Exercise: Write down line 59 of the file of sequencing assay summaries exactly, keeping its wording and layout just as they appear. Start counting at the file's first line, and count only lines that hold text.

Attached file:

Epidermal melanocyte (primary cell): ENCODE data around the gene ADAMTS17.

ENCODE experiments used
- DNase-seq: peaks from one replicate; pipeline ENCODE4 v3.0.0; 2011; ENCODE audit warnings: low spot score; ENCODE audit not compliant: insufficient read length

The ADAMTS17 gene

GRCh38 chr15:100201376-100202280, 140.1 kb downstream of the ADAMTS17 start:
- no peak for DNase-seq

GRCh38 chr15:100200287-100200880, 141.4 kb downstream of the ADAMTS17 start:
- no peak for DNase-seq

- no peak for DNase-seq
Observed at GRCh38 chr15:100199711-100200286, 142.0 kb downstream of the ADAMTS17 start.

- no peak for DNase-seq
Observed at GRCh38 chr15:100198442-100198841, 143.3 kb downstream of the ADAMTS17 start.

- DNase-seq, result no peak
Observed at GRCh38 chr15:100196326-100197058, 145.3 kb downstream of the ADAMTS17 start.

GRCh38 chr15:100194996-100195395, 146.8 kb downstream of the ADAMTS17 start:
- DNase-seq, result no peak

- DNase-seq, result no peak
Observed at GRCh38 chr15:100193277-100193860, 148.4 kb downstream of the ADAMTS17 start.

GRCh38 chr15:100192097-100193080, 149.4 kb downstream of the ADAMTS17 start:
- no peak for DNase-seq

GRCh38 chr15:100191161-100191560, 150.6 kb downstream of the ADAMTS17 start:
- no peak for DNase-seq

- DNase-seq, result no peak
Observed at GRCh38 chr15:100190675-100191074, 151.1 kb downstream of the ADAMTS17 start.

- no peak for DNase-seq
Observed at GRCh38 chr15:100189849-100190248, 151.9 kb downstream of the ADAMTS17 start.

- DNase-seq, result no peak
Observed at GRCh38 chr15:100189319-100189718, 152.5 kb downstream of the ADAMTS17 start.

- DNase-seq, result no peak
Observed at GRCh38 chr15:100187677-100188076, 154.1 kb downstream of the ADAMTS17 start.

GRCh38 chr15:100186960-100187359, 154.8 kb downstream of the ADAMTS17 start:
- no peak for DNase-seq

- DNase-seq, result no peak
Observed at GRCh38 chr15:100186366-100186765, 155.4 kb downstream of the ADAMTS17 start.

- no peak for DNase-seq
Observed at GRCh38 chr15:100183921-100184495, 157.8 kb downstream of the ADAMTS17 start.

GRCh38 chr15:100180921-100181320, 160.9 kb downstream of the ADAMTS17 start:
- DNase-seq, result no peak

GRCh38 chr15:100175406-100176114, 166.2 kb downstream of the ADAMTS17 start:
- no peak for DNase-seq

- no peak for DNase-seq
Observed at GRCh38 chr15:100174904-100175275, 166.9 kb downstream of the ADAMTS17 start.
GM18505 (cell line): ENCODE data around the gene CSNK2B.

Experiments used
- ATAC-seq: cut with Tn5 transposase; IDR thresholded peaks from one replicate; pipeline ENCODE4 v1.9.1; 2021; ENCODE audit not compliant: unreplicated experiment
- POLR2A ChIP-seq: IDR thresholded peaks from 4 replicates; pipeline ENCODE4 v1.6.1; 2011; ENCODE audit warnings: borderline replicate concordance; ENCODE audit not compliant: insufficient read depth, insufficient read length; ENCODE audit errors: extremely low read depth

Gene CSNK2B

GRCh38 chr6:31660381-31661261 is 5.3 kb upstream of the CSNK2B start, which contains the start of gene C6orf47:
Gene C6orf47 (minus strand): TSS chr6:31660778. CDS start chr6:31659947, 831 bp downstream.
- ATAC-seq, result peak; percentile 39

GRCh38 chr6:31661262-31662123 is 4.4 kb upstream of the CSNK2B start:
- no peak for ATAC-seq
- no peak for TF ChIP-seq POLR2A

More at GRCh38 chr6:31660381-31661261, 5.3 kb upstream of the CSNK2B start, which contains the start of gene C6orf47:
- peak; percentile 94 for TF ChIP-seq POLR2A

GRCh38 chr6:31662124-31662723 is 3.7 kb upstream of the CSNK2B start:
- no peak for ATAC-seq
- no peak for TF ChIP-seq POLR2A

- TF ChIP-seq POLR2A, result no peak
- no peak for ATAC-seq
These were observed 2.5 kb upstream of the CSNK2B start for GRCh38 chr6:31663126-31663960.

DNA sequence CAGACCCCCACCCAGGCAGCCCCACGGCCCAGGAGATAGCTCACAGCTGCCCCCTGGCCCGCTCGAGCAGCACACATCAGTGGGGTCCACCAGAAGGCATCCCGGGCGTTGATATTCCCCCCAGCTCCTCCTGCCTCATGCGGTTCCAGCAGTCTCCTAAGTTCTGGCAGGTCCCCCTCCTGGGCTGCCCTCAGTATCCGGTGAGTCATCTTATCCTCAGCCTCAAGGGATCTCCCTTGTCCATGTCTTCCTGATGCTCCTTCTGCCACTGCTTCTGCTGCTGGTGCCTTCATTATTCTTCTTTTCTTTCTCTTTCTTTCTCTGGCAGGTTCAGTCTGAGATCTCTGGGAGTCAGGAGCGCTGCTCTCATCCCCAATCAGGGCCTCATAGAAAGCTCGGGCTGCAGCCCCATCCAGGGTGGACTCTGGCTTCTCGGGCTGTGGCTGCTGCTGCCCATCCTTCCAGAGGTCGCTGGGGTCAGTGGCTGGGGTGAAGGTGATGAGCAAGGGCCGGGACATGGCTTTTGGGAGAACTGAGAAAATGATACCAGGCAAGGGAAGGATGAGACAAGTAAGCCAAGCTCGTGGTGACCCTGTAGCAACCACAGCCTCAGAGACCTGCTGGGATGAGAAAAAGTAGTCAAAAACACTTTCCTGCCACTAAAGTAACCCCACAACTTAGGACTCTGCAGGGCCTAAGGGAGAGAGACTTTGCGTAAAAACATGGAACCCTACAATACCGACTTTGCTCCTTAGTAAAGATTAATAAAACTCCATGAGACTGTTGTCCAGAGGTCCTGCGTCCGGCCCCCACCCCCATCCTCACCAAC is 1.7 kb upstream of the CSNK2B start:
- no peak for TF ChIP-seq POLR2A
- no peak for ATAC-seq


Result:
- TF ChIP-seq POLR2A, result no peak